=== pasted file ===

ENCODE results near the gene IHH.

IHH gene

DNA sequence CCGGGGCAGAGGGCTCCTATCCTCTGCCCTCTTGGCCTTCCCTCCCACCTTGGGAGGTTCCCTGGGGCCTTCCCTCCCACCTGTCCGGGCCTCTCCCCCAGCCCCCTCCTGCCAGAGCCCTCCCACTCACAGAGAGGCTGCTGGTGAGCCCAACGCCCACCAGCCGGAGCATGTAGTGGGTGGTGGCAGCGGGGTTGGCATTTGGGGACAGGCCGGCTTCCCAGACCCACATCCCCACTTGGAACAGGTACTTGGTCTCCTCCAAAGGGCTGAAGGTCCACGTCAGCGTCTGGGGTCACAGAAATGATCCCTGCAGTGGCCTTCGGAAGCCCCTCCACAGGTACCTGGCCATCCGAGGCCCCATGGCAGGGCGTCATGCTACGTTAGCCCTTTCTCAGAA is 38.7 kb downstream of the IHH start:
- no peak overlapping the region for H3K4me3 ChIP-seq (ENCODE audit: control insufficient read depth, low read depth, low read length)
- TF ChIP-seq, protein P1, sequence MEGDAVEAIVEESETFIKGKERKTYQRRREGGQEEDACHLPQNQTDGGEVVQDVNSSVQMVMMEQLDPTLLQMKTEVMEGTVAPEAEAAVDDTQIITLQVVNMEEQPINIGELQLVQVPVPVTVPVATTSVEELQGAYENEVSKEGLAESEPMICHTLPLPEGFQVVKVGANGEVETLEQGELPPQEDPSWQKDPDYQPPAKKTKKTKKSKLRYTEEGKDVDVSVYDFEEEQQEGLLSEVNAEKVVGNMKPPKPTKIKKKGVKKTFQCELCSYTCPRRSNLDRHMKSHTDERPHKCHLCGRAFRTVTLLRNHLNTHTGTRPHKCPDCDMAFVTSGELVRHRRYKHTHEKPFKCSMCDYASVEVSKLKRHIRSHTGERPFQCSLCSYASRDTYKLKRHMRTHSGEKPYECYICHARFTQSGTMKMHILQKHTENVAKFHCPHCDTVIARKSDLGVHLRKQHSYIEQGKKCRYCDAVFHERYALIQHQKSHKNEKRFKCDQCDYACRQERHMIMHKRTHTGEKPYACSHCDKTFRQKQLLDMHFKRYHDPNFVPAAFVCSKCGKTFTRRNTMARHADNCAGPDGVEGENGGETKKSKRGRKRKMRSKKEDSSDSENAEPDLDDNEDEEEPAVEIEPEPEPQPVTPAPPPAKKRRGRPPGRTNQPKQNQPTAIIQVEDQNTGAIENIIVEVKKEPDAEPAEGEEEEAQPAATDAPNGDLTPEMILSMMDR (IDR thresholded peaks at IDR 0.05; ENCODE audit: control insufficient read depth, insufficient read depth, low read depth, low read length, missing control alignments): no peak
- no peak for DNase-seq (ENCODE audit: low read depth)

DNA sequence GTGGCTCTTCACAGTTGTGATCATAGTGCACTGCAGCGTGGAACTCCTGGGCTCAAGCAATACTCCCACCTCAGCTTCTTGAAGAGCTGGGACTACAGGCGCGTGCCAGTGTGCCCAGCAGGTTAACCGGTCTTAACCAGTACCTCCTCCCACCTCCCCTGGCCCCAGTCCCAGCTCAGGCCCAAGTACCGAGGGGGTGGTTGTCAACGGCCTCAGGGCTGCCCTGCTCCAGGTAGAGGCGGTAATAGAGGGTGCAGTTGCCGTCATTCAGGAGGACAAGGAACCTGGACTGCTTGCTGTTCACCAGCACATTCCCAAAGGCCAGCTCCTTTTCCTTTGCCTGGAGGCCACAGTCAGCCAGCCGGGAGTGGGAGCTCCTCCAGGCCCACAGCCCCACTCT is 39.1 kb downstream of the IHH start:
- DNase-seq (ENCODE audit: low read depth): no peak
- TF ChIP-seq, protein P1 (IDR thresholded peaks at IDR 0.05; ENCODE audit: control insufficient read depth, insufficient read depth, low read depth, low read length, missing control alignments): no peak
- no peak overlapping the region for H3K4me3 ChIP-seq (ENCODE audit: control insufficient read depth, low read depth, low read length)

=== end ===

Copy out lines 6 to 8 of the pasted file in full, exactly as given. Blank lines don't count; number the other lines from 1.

- no peak for DNase-seq (ENCODE audit: low read depth)

DNA sequence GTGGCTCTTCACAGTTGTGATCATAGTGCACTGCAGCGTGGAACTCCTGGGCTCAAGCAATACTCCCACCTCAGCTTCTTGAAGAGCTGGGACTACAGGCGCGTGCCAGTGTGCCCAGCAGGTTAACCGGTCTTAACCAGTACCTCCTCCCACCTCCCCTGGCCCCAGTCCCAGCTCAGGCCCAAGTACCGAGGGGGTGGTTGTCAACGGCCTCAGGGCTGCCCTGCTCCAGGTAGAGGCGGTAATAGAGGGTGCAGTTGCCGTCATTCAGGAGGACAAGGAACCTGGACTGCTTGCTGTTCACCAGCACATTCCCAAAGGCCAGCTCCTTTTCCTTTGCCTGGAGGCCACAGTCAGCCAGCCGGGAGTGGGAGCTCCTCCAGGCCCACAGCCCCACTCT is 39.1 kb downstream of the IHH start:
- DNase-seq (ENCODE audit: low read depth): no peak